HRT costs being cut: an opportunity for employers to start the conversation on menopause support

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Hardly a day goes by without menopause being in the news. Whether it’s linked to speculation around Scottish First Minister Nicola Sturgeon’s resignation, the disappearance of Nicola Bulley or the government’s decision not to introduce ‘Menopause Leave’ pilots to support those going through the menopause.

Menopause is in the news again this week with the UK government’s announcement yesterday that from 1 April 2023, women prescribed HRT (Hormone Replacement Therapy) – the main treatment for menopause symptoms – will have access to a new scheme enabling access to a year’s worth of menopause prescription items for the cost of 2 single prescription charges (currently £18.70).

The introduction of this scheme is designed to deliver one of the government’s year 1 priorities for the Women’s Health Strategy for England. Published last summer, the strategy sets out an ambitious agenda for improving the health and wellbeing of women and girls and to improve how the health and care system listens to women. Menopause was announced as a priority area within the strategy.

Commenting on the new HRT scheme Kathy Abernethy, Chief Nursing Officer and Director of Menopause services, Peppy said:

“We welcome the price cuts for HRT: cost should not be a prohibitor of women accessing the treatment they need. However, HRT is just one tool in the armoury for effectively supporting women through menopause.

“We know that while every woman will experience menopause, not all symptoms are the same – so providing a rounded support for women is really important.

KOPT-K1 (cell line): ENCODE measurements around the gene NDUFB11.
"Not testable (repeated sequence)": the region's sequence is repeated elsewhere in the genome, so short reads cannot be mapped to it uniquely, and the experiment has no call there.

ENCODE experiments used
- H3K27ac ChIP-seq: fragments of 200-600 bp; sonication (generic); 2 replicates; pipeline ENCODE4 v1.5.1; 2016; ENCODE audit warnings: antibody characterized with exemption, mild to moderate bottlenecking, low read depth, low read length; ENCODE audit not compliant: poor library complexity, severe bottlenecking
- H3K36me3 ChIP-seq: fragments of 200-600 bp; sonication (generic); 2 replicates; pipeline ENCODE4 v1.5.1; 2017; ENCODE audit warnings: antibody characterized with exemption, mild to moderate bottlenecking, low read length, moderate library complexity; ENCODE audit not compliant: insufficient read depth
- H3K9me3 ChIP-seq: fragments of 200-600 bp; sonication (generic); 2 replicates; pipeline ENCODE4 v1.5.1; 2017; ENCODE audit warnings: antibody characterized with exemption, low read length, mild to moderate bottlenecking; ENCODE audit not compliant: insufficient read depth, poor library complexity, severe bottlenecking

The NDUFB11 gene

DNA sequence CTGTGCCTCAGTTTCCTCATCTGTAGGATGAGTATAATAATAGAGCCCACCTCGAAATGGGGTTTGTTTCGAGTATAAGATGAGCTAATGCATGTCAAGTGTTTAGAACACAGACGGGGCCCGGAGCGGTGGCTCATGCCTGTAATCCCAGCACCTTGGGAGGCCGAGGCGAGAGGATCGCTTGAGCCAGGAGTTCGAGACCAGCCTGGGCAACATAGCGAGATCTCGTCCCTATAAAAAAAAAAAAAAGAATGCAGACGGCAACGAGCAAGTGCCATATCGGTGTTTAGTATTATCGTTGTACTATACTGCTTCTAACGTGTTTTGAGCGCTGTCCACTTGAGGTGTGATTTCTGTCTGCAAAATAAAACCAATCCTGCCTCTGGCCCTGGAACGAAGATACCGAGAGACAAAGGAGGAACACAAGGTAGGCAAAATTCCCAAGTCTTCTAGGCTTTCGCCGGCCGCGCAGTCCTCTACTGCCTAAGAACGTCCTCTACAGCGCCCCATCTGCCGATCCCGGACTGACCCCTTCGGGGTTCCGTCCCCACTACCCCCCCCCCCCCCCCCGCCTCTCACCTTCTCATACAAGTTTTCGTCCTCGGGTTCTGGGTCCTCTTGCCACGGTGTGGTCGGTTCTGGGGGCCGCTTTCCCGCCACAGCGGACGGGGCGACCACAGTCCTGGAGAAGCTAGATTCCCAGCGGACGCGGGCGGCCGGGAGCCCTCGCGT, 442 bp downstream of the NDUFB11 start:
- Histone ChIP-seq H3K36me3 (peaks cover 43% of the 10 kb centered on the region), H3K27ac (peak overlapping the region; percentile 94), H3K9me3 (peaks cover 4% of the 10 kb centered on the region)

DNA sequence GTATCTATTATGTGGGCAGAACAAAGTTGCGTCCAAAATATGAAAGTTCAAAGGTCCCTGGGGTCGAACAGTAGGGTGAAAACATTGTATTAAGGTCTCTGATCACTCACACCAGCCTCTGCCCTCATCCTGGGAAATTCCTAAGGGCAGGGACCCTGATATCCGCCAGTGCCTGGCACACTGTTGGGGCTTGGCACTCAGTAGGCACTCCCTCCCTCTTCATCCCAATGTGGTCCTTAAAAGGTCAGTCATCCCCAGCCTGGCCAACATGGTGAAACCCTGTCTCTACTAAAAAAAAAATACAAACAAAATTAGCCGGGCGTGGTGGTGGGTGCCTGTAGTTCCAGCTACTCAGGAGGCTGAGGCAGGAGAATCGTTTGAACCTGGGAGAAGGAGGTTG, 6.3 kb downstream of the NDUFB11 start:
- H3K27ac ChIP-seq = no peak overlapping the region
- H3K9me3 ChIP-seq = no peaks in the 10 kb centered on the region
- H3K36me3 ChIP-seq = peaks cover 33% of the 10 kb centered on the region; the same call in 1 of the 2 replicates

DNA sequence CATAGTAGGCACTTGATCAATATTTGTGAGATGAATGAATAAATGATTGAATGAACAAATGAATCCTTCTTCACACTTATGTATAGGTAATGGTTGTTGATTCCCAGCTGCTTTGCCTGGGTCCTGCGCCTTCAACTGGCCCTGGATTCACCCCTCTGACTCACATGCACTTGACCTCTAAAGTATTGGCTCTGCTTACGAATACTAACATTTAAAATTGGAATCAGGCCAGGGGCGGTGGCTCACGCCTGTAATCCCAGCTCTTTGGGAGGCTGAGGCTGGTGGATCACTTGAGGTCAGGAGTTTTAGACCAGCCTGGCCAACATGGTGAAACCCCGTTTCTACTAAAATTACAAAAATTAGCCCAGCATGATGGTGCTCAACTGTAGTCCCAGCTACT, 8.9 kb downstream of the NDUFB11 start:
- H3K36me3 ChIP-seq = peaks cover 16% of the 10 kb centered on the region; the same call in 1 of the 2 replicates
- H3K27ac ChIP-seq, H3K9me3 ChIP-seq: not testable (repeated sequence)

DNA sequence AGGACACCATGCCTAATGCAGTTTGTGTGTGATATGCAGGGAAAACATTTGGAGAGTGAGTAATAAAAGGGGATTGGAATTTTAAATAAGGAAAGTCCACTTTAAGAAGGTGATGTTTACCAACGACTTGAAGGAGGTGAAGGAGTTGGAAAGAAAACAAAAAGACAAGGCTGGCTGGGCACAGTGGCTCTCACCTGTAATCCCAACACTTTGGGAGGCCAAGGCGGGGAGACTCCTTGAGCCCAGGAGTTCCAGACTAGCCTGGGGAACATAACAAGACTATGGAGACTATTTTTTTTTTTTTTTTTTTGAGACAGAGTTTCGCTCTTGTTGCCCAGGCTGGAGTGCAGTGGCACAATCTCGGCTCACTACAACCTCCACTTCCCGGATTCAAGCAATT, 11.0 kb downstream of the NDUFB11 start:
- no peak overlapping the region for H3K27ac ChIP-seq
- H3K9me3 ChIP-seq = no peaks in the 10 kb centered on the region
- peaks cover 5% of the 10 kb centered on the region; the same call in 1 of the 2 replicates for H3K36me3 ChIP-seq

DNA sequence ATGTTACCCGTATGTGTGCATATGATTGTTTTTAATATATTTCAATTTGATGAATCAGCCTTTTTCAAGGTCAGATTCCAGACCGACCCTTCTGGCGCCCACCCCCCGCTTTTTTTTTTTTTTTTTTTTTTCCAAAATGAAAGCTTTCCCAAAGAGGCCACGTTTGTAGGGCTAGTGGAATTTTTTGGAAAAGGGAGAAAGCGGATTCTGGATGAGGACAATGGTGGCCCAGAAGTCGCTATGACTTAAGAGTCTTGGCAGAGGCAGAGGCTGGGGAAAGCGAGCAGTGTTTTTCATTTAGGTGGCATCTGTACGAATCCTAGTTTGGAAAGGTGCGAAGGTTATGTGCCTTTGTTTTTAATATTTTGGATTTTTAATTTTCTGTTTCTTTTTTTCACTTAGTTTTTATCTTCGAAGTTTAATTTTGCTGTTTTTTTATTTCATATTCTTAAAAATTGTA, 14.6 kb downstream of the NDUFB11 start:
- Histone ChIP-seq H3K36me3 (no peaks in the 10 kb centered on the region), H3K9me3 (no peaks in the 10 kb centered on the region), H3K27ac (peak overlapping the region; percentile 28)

“Employers can  play a pivotal role in providing access to specialist support through workplace health and wellbeing benefits, offering women a route to getting the vital advice and help they need. This can include access to expert support and guidance on how to manage symptoms day to day, options for treatment and what’s right for them, as well as support for wider health and wellbeing. Support needs to be provided by human menopause specialists, and personalised for the individual’s specific needs.

“Today’s announcement is a good opportunity for employers to recognise the importance of their role in providing this support and start the conversation in their organisation.”

Thinking outside the HRT box

Echoing Abernethy’s thinking, in this article, we are reminded that Vitality’s Deputy Chief Medical Officer, Anushka Patchava, stresses the importance of balance when women are going through the menopause.

The article outlines four key menopause self care tips including the need to:

  • Prioritise sleep
  • Take time for your mental health
  • Eat the right foods
  • Reach out and get support

Whether you’re an advocate of HRT or not, the more menopause becomes a mainstream topic of conversation for employers, the easier it should be for women to talk openly about and navigate this challenging stage of life without fear of judgement. What we must avoid at all costs though, when bringing this topic to the fore in the workplace, is the danger of reinforcing sexist stereotypes.

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